Decision-Making and Access to Justice in the United Nations Human Rights Committee /

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Bibliographic Details
Author / Creator:Shikhelman, Vera, author.
Ann Arbor : ProQuest Dissertations & Theses, 2017
Description:1 electronic resource (264 pages)
Format: E-Resource Dissertations
Local Note:School code: 0330
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Hidden Bibliographic Details
Other authors / contributors:University of Chicago. degree granting institution.
Notes:Advisors: Eric A. Posner; Thomas B. Ginsburg Committee members: Thomas B. Ginsburg; Eric A. Posner.
This item is not available from ProQuest Dissertations & Theses.
Dissertation Abstracts International, Volume: 78-12(E), Section: A.
Summary:The title of my dissertation is "decision-making and access to justice in the United Nations Human Rights Committee." The United Nations Human Rights Committee ("HRC") was established under Part IV of the International Covenant on Civil and Political Rights ("ICCPR"), in order to supervise the implementation of the ICCPR in member states. Currently, 169 are parties to the ICCPR. Additionally, 115 states joined the First Optional Protocol, granting the HRC jurisdiction to review individual communications against them for alleged violations of the ICCPR.
Even though since the end of the Cold War there are more and more international institutions established, there is a relatively small body of empirical research about decision-making and procedure in those institutions. The HRC is a very interesting case study in this regard, since it has jurisdiction over many states and has a very diverse body of decision-makers. Therefore, an empirical study about the decision-making processes and procedures in the HRC can contribute to the scholarly understanding of decision-making and access to justice in the context of international institutions.
The dissertation is composed of three papers, and I use both quantitative and qualitative empirical research methods. I coded a dataset of the votes of committee members ("CMs") in individual communications. Additionally, I conducted interviews with individuals, lawyers and NGOs who had filed communications to the Committee. I also attended the 2015 summer session of the HRC in Geneva.
The first paper of the dissertation focuses on the impartiality and independence of the CMs. Previous research on international tribunals found evidence for certain geopolitical and cultural biases in the votes of judges. Also, research conducted on other United Nations human rights mechanisms found evidence for regional patterns of voting. Therefore, it should be expected that the HRC, being both a United Nations body and a quasi-judicial international tribunal, is also somewhat influenced by geopolitical biases. An empirical quantitative analysis of the votes of CMs finds evidence for the existence of geopolitical voting patterns, and also more limited evidence for cultural voting patterns. Additionally, the analysis finds that although votes of individual CMs might be biased, the decisions of the HRC as a whole are usually not influenced by the same biases.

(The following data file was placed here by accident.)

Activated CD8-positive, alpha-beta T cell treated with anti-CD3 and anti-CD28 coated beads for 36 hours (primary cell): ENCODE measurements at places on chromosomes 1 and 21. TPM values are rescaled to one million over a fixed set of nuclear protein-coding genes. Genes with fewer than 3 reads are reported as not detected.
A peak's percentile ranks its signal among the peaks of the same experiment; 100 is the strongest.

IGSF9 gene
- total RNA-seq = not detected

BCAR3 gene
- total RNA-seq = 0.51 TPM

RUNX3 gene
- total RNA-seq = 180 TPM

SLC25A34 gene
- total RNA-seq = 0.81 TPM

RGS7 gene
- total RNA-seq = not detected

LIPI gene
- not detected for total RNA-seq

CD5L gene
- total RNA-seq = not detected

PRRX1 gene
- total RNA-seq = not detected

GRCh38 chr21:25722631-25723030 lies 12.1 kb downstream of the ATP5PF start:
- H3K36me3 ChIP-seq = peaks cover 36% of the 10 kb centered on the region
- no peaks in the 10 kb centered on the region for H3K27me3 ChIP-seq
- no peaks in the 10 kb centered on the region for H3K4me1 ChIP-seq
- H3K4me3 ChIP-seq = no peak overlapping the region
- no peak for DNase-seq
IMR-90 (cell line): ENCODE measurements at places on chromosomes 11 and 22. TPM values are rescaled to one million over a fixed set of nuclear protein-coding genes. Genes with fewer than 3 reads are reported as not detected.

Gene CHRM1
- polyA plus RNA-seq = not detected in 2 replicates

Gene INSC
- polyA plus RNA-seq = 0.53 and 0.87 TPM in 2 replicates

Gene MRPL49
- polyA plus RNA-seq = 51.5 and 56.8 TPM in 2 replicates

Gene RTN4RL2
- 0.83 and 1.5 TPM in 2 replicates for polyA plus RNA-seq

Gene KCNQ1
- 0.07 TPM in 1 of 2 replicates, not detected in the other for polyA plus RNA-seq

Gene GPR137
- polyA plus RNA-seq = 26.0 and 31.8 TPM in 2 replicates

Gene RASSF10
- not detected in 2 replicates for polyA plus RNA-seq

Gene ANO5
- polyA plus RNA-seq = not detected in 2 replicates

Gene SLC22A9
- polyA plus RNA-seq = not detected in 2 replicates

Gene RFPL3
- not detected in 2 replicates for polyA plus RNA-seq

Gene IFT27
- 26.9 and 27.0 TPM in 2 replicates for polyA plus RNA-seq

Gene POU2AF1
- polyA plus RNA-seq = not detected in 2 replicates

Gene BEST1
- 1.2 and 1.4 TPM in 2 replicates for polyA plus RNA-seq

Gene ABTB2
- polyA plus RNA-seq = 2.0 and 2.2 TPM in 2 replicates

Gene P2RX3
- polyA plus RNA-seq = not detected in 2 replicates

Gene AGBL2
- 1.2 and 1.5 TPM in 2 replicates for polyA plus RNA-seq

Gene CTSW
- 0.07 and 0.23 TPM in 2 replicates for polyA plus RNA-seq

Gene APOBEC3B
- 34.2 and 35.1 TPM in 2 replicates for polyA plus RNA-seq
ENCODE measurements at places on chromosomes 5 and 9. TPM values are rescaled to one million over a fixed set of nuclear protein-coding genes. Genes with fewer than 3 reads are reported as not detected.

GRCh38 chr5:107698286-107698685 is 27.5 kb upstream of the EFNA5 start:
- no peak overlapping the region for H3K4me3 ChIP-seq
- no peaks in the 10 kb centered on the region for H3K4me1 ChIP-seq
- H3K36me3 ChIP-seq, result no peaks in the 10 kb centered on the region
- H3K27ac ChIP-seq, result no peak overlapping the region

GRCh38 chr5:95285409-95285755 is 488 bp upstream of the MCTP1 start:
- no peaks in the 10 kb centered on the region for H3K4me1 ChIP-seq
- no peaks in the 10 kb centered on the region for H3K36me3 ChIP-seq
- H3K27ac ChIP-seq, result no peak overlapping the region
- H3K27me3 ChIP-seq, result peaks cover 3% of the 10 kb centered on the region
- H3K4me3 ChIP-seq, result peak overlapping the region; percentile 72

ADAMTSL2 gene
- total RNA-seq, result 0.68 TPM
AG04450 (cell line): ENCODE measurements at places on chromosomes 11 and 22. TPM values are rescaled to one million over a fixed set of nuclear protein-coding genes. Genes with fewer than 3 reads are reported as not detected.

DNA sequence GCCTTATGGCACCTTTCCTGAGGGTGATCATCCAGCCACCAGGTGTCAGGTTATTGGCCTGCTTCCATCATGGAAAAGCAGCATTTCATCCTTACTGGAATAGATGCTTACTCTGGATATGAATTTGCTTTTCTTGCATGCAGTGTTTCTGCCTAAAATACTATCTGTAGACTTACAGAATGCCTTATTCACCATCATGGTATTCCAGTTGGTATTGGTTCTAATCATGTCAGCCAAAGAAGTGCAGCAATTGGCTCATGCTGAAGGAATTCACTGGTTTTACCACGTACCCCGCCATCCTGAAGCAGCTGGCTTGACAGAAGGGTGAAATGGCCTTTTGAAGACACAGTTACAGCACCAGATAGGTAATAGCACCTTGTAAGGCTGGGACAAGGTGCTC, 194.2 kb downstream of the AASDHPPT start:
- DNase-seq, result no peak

The second paper of the dissertation uses the HRC as a case study for the importance of diversity in international judicial institutions. The lack of diversity in the backgrounds of the decision-makers in international judicial and quasi-judicial institutions has been widely criticized in recent years. It has been argued that the background of the decision-makers is too homogeneous and not representative of the international community as a whole. This paper uses the HRC as a case study for testing empirically the influence on decisions of geographical origin, gender, domestic legal system and professional background. The paper finds certain voting patterns that are associated with geographical origin, domestic legal systems, professional background and possibly gender. This is especially true when CMs want (or are expected) to protect the interests of their states, like in immigration cases. However, it is safe to say that on most issues the paper did not find that the background of the CMs had a significant influence on their voting patterns. The paper also uses the HRC as a case study to demonstrate the possible importance of diversity to the legitimacy of international institutions, beyond the practical implications of diversity on the decision-making process.
The third paper addresses the subject of access to justice in the HRC. The possibility of individuals to bring complaints against their countries to international institutions has been widely regarded as one of the most important developments in international human rights law since World War II. In this paper, I use a mixed methods empirical research strategy to describe and evaluate the access to justice in the context of the HRC. For the quantitative part of the paper (regression analysis), I use an original dataset of the number of communications filed against different countries throughout the years, and of the different characteristics of those countries. For the qualitative part of the paper, I analyze 32 interviews conducted by me with individuals who brought communications to the HRC. The interviews were conducted with applicants from all over the world, both in English and in Russian. In order to evaluate the success of the system, the paper uses a goal-based approach, and analyses the success from the perspectives of different stakeholders. (Abstract shortened by ProQuest.).